Sustainability as a business opportunity

Thinking of bringing your business to a more sustainable place?

The best starting place for any business leader to embrace sustainability is to shift away from looking at sustainability in terms of how much it will cost, and towards assessing the returns it will generate.

Consider the phenomenon known as the Cost of Poor Quality (COPQ) which emerged in the field of quality management in the late 1980s. COPQ can be thought of as follows: by neglecting the importance of quality, an organization literally pays to generate waste and other problems, often in the form of scraps, reworks, recalls, rejects, reworks, service calls, warranty claims and more. Similarly, in the realm of corporate social responsibility (CSR) and sustainability of environmental, social and economic responsibility, organizations essentially commit capital to generate waste. Not a great investment, especially when sustainability actually presents a ton of revenue-generating opportunities.

Since the purview of sustainable development is so vast and comprehensive, the ROI of sustainability initiatives manifests in myriad ways, some direct (basic cost savings through curbing resource consumption and waste) and some indirect (risk mitigation and avoidance).

Some examples of direct and indirect impacts of sustainability on financial performance include:

  • Resource Conservation and Waste Reduction: Minimizing your consumption of water, energy and resources (anything from essential office supplies like paper to raw materials for manufacturing) by implementing conservation policies and tracking sustainability key performance indicators generates the obvious, direct effect of cost savings: by consuming fewer materials either in operations or production, you’ll save money associated with the acquisition of materials. However, you must remember the old management adage about measuring what you want to manage.
  • Penalty Aversion and Regulatory Compliance: Any organization committed to sustainable development and reporting on its progress in achieving its sustainability goals will be required to track essential environmental, social and economic metrics including, for example, air emissions and wastewater discharge. If you’re committed to tracking, analyzing and reporting on air emissions data, you’ll be better prepared to avoid the costly fines of notices of violations associated with exceeding permitted air emissions and wastewater tolerances.
  • Brand Image: Though boosting environmental, social and economic performance should be the crux of any sustainability strategy, the marketing and publicity aspects and opportunities are not to be diminished as ROI-generating facets of sustainable development. By leveraging a proven commitment to social responsibility and environmental responsibility, an organization stands to place in high-profile rankings on CSR performance, attract and retain top-tier talent, gain media attention and public respect, and improve sales by enticing more high-level, global clients.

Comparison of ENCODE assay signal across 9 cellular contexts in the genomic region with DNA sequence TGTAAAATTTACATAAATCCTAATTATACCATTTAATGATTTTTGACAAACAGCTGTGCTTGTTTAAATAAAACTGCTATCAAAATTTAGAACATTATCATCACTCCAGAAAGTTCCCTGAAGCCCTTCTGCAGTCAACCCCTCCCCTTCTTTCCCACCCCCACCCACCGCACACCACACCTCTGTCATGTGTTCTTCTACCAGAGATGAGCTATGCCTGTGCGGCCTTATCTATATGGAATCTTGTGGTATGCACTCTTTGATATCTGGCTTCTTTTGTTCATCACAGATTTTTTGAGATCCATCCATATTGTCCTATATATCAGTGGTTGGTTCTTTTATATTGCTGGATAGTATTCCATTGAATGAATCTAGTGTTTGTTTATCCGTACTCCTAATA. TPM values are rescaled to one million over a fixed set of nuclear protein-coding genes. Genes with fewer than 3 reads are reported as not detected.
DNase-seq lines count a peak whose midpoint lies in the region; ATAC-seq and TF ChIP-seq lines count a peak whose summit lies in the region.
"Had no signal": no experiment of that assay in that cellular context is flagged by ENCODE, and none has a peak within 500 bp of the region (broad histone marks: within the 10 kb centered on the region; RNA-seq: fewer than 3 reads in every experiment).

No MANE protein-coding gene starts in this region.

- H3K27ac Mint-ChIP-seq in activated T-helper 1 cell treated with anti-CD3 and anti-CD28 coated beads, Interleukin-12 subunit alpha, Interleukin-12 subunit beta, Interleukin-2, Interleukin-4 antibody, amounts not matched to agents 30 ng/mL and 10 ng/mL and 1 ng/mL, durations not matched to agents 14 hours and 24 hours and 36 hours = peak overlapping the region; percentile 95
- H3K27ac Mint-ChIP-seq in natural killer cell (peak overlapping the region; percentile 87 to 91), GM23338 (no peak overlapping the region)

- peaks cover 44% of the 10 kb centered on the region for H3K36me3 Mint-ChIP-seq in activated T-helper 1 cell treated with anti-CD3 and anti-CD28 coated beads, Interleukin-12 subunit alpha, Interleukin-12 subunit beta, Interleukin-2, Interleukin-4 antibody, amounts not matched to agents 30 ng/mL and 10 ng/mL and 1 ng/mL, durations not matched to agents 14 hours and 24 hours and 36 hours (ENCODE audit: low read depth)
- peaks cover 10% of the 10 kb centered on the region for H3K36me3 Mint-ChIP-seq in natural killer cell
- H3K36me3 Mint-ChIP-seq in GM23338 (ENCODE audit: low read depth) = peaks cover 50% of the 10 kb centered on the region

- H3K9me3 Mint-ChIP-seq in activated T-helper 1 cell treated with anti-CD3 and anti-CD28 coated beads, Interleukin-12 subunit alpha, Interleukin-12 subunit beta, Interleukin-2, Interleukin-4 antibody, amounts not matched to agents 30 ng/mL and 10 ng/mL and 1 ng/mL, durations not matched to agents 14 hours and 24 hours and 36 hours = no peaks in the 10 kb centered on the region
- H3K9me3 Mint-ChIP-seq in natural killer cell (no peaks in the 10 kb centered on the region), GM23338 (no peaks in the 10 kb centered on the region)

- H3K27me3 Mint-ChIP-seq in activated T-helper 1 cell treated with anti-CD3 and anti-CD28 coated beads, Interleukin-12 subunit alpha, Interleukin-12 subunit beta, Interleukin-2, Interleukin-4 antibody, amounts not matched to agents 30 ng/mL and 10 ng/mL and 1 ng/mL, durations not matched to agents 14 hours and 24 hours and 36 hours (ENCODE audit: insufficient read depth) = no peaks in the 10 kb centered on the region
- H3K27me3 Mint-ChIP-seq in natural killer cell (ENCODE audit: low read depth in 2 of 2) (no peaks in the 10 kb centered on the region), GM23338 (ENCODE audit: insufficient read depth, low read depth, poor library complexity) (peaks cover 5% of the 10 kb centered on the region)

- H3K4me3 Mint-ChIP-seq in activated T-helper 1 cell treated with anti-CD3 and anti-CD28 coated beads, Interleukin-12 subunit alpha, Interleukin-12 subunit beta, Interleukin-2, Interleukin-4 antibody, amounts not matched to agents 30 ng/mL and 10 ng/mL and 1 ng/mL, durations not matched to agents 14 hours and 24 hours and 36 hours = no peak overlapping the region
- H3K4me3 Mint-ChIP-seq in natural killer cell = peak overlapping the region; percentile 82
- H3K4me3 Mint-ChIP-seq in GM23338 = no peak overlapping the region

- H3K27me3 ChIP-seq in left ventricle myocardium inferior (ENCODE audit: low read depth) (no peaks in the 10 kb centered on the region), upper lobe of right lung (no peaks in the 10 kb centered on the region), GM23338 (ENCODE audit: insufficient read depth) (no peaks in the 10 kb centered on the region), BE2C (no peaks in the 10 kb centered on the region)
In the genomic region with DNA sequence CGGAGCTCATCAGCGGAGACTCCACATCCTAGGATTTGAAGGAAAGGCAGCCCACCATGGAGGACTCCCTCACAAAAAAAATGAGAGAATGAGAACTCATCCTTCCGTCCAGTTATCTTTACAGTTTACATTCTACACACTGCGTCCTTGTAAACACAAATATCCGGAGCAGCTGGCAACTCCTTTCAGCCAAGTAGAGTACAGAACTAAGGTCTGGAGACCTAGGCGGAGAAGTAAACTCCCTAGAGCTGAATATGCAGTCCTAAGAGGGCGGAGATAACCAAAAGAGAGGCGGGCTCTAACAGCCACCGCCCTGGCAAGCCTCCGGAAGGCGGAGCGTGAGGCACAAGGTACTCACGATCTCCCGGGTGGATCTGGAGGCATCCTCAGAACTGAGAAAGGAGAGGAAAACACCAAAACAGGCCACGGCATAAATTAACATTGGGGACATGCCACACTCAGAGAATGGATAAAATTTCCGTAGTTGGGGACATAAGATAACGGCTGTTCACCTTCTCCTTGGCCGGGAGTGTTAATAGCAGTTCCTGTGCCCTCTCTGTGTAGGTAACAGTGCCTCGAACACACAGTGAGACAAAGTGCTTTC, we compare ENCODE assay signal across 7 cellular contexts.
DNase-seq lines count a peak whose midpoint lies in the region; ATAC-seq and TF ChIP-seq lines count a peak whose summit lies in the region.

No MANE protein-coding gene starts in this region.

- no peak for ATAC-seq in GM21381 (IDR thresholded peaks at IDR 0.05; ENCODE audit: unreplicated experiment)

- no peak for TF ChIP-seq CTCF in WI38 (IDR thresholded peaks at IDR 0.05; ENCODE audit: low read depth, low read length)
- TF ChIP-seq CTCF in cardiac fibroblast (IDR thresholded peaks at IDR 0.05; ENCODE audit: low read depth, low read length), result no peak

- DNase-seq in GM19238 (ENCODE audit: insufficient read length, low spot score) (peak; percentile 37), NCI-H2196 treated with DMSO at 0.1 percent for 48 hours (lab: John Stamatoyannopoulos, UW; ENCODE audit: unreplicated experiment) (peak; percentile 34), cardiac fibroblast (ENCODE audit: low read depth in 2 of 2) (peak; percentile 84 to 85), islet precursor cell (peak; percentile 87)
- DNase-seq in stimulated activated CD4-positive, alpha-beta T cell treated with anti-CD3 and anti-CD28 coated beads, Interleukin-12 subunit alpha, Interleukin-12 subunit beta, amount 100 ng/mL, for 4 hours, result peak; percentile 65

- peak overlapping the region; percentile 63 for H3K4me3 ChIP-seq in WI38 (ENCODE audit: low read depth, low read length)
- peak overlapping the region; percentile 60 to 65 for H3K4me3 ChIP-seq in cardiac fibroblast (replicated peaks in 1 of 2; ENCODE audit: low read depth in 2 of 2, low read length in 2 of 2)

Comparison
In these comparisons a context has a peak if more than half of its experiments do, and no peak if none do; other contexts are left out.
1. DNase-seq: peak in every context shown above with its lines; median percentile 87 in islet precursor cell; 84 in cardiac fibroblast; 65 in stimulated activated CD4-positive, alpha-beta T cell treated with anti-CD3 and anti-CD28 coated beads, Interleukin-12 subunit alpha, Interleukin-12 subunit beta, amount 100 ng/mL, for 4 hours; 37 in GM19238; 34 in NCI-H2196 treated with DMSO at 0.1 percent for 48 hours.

• Customer and Consumer Relations: Wal-Mart’s recent initiative to green its supply chain represents a great example of how one company’s sustainability initiatives can affect thousands of other businesses. America’s largest retailer has been on a mission to green it massive supply chain, recently announcing it plans to cut 20 million metric tons of greenhouse gas from its supply chain by 2015. Wal-Mart’s initiatives affect thousands of other companies around the globe and represent an emerging cause-effect relationship between suppliers and big corporations. As one organization seeks to achieve and report on a certain level of social and environmental performance, it demands the same standard of performance and transparency across its vendor base and supply chain. Also, from a consumer standpoint, end users will increasingly demand sustainable products. Businesses will simply have to meet certain standards of sustainable development in order to retain clients and grow their business.

Though the essential financial benefits of conserving resources, for example, can be easily quantified and tracked, it is more difficult to pull tangible ROI statistics from the cost- and risk-aversion factors, as well as customer retention factors, associated with some of the above points, except on a case-by-case basis. However, proactive corporate strategies beat trial-and-error approaches as the best recipe for optimizing returns on sustainability investments.


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